Skip to main content

Nintendo hacked by LulzSec, no harm done

fail boat lulzsecThis is why we can’t have nice things: Following an attack on on PBS.org, Sony and an affiliate group of the Federal Bureau of Investigation, hacker clan Lulz Security (LulzSec) has now breached the systems of Nintendo, reports the Wall Street Journal. This time, however, no user data has been released, the Wii maker said on Sunday.

“There were no third-party victims,” said Ken Toyoda in a statement on the matter. “But it is a fact there was some kind of possible hacking attack.”

In an email statement to Reuters, Nintendo of America, Nintendo’s US operation, reiterated that no customer data was compromised in the hack.

“The server contained no consumer information. The protection of our customer information is our utmost priority,” the company said. “We constantly monitor our security.”

According to LulzSec, the only data obtained in the breach of the US-based Nintendo server, which reportedly took place a few weeks ago, was a configuration file. Why the restraint, you ask? LulzSec says it simply likes Nintendo too much to cause any real damage.

“Re: Nintendo, we just got a config file and made it clear that we didn’t mean any harm,” wrote LulzSec on Twitter. “Nintendo had already fixed it anyway. <3 them!”

As those who’ve been following LulzSec’s path of destruction already know, Sony didn’t get nearly as lucky. During the hack of SonyPictures.com, LulzSec claims to have stolen the user data of 1 million people. The data contained a variety of personal information, “including passwords, e-mail addresses, home addresses, dates of birth, and all Sony opt-in data associated with their accounts,” the group said.

LulzSec’s breach of Sony came just as Sony was managing to get its beleaguered PlayStation Network back online following a prior hack, carried out on April 19, that left the user data of as many as 100 million customers worldwide at risk, and resulted in a month-long shutdown of Sony’s PSN and Qirocity services.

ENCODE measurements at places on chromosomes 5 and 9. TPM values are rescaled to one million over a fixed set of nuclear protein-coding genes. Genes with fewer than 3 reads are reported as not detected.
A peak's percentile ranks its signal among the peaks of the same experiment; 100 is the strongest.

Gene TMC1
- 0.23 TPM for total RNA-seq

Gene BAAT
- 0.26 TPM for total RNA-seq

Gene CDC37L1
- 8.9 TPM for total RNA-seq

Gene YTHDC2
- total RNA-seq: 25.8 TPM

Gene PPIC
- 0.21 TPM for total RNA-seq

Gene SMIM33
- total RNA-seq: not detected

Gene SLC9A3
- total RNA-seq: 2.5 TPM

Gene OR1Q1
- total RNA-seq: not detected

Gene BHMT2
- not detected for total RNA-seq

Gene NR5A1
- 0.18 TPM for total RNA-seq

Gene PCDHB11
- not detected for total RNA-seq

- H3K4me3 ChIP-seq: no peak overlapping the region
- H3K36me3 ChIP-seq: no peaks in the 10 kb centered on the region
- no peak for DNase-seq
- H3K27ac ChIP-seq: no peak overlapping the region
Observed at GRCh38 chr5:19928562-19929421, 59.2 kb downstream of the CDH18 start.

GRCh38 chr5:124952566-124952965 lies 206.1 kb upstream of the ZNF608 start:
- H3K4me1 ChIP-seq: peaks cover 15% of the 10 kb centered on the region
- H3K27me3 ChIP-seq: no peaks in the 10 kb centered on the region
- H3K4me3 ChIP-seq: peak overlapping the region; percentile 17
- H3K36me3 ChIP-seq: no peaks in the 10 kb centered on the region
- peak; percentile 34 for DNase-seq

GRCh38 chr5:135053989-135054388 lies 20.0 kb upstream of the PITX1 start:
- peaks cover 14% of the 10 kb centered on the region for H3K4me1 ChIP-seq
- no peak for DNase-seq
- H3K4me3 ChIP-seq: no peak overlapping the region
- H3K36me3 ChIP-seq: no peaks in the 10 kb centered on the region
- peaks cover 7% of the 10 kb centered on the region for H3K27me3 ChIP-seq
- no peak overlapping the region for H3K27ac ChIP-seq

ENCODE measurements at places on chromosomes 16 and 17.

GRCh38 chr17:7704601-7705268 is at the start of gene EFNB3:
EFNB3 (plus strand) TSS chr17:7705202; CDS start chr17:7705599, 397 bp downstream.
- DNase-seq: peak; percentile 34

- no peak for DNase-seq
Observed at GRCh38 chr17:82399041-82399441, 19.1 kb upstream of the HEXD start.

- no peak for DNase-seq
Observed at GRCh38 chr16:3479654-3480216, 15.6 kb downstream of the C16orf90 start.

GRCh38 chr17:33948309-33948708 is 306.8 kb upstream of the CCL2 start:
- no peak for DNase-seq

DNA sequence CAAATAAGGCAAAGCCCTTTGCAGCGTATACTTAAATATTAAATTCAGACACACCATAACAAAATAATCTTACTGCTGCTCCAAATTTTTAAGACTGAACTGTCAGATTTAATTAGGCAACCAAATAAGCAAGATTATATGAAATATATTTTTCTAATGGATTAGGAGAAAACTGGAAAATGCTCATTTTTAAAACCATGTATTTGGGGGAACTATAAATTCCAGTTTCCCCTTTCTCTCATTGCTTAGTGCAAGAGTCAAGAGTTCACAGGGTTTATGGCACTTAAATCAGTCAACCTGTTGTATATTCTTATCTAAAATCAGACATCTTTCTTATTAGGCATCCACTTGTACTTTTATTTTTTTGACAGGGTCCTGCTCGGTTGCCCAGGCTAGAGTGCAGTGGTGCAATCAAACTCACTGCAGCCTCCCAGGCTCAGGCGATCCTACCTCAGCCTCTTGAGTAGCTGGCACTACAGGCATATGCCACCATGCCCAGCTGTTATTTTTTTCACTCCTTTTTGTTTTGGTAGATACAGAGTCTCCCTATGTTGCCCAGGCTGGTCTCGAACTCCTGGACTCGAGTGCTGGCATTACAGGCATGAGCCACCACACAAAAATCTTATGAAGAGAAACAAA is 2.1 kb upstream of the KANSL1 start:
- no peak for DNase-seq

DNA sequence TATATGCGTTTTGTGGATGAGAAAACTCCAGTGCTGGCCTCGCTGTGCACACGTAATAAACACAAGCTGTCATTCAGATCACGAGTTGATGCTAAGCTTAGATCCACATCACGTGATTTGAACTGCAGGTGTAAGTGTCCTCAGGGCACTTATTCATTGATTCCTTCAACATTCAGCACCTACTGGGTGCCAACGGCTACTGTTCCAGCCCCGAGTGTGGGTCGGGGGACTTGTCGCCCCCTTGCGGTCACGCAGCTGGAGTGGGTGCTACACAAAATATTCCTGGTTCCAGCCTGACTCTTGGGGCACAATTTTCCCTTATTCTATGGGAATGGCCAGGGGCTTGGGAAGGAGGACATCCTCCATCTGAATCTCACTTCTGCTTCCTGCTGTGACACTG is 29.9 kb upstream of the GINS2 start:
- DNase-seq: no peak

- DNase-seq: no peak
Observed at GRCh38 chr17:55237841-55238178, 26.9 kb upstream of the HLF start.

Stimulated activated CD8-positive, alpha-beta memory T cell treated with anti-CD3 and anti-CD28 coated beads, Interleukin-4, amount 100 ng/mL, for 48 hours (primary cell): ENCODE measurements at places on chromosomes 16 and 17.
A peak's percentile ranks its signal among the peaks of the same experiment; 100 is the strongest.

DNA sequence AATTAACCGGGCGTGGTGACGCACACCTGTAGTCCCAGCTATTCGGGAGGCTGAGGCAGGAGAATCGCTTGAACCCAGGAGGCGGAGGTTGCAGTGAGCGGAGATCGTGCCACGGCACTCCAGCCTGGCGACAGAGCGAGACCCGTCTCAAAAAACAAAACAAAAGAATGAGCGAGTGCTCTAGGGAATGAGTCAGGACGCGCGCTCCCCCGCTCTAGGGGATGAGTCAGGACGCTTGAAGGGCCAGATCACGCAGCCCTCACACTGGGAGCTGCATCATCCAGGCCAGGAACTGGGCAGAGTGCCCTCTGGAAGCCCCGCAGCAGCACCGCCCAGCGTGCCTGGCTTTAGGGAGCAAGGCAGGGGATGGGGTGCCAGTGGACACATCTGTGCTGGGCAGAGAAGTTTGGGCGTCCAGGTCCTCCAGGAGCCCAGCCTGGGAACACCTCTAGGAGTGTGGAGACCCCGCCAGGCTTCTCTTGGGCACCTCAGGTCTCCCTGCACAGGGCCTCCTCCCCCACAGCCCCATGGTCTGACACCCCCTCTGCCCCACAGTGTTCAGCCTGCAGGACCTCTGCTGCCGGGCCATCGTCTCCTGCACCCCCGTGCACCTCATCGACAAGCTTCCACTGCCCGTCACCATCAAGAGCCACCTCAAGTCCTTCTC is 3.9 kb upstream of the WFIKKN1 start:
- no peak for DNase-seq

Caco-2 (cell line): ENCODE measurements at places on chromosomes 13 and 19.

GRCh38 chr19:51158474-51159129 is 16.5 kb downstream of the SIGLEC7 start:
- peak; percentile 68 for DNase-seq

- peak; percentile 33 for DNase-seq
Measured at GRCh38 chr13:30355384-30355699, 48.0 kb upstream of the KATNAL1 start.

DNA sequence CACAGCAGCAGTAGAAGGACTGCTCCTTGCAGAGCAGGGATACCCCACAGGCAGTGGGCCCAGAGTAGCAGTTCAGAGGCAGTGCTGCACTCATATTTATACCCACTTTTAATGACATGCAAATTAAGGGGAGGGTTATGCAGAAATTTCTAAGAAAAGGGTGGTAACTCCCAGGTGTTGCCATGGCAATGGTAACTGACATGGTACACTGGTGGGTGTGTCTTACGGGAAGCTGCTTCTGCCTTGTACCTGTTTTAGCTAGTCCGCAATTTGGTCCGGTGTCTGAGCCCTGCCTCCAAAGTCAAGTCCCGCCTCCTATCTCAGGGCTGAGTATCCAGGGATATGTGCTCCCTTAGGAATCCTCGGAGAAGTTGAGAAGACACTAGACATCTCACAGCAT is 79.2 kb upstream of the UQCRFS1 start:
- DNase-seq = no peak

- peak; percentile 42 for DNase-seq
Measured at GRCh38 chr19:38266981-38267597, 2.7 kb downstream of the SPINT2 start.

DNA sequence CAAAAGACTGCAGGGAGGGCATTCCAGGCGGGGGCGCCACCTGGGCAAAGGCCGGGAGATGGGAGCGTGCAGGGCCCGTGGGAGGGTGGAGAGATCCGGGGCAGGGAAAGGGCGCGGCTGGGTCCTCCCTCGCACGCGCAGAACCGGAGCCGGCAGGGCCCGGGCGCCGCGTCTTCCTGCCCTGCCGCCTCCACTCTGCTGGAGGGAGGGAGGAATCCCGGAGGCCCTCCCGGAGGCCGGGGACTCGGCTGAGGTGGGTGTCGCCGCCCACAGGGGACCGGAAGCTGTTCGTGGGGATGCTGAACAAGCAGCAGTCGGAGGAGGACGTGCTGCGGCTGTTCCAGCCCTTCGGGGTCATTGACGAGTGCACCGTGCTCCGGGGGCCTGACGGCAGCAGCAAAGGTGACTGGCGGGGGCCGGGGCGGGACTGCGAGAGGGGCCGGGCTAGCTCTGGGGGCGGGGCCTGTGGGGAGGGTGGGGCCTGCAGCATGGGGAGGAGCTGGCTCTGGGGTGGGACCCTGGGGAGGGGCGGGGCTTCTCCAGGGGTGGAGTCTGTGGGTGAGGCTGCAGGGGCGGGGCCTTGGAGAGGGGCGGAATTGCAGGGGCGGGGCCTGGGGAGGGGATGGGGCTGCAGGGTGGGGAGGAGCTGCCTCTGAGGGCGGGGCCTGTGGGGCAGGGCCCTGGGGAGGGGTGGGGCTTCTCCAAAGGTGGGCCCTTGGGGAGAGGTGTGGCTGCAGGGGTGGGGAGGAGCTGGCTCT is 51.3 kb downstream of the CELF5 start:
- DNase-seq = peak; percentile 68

On Saturday, LulzSec revealed that it had hacked the website of Infragard Atlanta, a non-profit organization that serves as a public arm of the FBI. Through that breach, LulzSec obtained login data of Infragard member Karim Hijazi and infiltrated the network of his data security firm, Unveillance.

Hijazi asserts that members of LulzSec attempted to extort money from him in exchange for their silence. LulzSec says Hijazi tried to pay them to take down his competitors. Does it matter who’s telling the truth? Not to LulzSec it doesn’t.

Editors' Recommendations

Andrew Couts
Former Digital Trends Contributor
Features Editor for Digital Trends, Andrew Couts covers a wide swath of consumer technology topics, with particular focus on…
AMD’s next-gen CPUs are much closer than we thought
AMD Ryzen 7 7800X3D held between fingertips.

We already knew that AMD would launch its Zen 5 CPUs this year, but recent motherboard updates hint that a release is imminent. Both MSI and Asus have released updates for their 600-series motherboards that explicitly add support for "next-generation AMD Ryzen processors," setting the stage for AMD's next-gen CPUs.

This saga started a few days ago when hardware leaker 9550pro spotted an MSI BIOS update, which they shared on X (formerly Twitter). Since then, Asus has followed suit with BIOS updates of its own featuring a new AMD Generic Encapsulated Software Architecture (AGESA) -- the firmware responsible for starting the CPU -- that brings support for next-gen CPUs (spotted by VideoCardz).

Read more
AMD Zen 5: Everything we know about AMD’s next-gen CPUs
The AMD Ryzen 5 8600G APU installed in a motherboard.

AMD Zen 5 is the next-generation Ryzen CPU architecture for Team Red and is slated for a launch sometime in 2024. We've been hearing tantalizing rumors for a while now and promises of big leaps in performance. In short, Zen 5 could be very exciting indeed.

We don't have all the details, but what we're hearing is very promising. Here's what we know about Zen 5 so far.
Zen 5 release date and availability
AMD confirmed in January 2024 that it was on track to launch Zen 5 sometime in the "second half of the year." Considering the launch of Zen 4 was in September 2022, we would expect to see Zen 5 desktop processors debut around the same timeframe, possibly with an announcement in the summer at Computex.

Read more
Is this Razer’s Steam Deck killer?
The Razer Kishi Ultra sitting on a table.

Razer has been oddly quiet in the burgeoning world of handheld gaming PCs. When I met up with the company at the Game Developers Conference (GDC) to learn about its new products, I was happy to hear it had an answer to the success of the Steam Deck.

But it was not the type of answer I was expecting.

Read more